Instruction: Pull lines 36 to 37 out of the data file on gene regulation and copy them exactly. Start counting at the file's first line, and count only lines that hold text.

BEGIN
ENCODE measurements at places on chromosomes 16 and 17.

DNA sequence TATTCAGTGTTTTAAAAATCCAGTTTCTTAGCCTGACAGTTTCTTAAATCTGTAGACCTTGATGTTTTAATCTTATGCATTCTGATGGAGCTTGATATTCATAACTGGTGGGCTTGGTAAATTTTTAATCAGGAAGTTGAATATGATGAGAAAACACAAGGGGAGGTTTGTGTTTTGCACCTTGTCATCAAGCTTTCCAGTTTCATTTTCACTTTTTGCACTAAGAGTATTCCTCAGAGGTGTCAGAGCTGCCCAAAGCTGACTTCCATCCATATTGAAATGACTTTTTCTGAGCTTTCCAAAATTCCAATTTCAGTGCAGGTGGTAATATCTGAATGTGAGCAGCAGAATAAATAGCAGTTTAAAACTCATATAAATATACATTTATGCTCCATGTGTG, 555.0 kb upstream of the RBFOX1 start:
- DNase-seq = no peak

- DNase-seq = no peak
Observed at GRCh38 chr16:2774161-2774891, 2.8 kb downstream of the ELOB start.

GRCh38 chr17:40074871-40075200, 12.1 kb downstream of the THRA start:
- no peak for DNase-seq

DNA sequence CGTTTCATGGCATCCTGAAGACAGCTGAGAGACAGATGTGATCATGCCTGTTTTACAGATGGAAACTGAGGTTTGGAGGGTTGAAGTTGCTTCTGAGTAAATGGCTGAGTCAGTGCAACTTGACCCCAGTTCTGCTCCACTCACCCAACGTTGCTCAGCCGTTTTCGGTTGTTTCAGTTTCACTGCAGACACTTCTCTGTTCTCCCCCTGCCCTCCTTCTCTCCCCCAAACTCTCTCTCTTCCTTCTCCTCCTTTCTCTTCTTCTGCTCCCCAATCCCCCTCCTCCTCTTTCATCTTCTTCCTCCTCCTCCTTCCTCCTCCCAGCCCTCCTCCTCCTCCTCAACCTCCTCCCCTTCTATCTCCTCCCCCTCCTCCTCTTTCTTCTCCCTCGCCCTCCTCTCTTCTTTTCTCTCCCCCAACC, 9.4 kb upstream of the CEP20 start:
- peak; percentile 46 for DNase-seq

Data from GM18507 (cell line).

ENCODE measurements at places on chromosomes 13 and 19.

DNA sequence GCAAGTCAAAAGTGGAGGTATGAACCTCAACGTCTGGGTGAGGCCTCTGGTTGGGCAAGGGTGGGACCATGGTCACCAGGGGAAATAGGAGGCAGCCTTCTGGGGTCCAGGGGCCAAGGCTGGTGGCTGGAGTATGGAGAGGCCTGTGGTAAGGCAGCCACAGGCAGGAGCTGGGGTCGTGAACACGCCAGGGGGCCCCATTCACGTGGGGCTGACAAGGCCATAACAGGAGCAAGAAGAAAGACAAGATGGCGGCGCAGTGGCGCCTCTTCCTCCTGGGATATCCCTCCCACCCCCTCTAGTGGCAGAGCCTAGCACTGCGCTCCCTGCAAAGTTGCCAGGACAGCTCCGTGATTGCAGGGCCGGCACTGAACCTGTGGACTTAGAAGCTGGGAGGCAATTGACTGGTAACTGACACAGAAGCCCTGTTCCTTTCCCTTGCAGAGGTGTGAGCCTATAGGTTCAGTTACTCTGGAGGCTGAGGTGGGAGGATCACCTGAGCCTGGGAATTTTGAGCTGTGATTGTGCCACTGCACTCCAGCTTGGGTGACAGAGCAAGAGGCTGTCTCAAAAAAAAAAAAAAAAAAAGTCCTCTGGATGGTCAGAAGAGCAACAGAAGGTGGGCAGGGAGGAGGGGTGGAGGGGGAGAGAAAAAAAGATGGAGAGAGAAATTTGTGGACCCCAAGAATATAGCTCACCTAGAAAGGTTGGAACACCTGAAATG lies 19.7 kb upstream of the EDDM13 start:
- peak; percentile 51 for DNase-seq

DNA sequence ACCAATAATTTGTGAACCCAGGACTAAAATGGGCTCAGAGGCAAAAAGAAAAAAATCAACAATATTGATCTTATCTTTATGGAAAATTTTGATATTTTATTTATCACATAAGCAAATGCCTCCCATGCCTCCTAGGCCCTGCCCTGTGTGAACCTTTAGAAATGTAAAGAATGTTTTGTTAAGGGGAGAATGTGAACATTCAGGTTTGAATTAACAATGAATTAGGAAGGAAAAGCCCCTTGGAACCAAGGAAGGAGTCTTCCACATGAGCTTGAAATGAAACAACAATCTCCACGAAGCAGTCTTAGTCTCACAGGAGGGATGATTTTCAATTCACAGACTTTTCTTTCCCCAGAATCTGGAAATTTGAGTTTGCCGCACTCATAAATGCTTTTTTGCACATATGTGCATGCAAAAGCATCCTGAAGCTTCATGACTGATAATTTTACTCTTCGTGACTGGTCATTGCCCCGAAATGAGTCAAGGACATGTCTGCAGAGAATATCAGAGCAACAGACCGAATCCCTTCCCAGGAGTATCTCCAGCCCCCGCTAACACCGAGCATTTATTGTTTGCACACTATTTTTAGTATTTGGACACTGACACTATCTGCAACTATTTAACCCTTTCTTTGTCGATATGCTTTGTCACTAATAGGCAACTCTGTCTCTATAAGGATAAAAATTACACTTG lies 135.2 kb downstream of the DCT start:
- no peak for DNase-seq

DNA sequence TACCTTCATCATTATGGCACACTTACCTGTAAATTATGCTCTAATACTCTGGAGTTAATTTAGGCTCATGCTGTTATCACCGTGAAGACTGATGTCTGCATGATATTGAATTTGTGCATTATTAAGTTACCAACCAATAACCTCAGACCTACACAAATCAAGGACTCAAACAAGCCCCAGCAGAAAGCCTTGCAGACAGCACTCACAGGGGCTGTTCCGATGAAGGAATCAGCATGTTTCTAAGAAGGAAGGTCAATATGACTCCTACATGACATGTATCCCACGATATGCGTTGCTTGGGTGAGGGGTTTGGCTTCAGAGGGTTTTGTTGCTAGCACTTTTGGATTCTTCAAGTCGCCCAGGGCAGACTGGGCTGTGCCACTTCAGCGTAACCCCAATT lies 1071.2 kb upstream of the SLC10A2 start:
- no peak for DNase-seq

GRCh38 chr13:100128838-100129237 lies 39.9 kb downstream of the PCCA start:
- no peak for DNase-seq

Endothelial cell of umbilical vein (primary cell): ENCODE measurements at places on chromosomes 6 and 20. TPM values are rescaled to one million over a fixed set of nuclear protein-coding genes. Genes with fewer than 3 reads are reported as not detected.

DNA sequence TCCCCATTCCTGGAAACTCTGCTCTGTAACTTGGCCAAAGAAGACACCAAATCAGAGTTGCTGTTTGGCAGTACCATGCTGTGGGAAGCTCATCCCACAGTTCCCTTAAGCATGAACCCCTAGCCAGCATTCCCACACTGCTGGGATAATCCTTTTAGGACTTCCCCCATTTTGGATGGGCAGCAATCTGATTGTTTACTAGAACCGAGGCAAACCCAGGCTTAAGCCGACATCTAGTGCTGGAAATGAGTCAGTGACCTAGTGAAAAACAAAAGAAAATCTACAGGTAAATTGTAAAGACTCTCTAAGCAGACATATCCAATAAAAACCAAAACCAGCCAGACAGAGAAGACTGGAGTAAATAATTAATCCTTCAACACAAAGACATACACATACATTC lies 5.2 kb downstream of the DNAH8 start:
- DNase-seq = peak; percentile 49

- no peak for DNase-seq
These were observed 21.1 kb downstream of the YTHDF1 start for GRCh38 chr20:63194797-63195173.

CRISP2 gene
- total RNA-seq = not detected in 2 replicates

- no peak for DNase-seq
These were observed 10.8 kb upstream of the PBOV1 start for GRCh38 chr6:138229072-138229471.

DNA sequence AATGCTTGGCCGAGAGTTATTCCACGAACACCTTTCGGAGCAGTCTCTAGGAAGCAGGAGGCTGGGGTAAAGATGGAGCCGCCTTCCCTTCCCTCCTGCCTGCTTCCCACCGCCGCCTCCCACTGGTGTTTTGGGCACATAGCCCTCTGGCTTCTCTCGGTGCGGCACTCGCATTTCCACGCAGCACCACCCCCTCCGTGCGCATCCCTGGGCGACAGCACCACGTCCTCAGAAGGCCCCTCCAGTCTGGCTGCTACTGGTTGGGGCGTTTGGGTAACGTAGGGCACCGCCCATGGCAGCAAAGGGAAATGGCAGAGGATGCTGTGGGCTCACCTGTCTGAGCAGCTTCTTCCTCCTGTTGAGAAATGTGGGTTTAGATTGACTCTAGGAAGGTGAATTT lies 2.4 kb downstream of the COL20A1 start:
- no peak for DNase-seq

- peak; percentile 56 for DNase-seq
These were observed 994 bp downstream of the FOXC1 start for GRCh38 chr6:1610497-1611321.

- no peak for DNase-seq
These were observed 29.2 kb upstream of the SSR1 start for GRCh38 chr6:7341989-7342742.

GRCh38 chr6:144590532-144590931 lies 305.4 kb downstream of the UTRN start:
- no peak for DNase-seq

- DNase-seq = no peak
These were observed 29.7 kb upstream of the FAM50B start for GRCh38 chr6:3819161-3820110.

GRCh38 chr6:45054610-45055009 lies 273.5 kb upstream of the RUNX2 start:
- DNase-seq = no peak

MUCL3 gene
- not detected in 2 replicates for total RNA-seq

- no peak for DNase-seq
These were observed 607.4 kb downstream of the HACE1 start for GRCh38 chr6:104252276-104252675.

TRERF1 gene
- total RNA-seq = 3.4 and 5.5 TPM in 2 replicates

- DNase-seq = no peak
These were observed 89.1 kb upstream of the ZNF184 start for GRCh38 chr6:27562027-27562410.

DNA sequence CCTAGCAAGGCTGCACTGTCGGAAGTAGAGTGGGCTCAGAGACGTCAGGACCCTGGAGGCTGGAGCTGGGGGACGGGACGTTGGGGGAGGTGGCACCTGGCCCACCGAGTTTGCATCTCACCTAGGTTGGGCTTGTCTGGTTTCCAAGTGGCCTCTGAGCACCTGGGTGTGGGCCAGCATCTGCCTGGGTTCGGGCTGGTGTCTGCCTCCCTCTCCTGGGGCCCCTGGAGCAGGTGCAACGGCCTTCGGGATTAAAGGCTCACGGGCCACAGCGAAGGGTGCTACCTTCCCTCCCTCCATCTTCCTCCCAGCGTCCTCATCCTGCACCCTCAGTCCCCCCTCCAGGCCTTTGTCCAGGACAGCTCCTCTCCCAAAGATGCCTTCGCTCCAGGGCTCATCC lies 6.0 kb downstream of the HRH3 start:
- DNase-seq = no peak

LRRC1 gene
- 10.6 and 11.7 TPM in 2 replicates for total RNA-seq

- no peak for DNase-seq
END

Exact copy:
- no peak for DNase-seq

- DNase-seq = no peak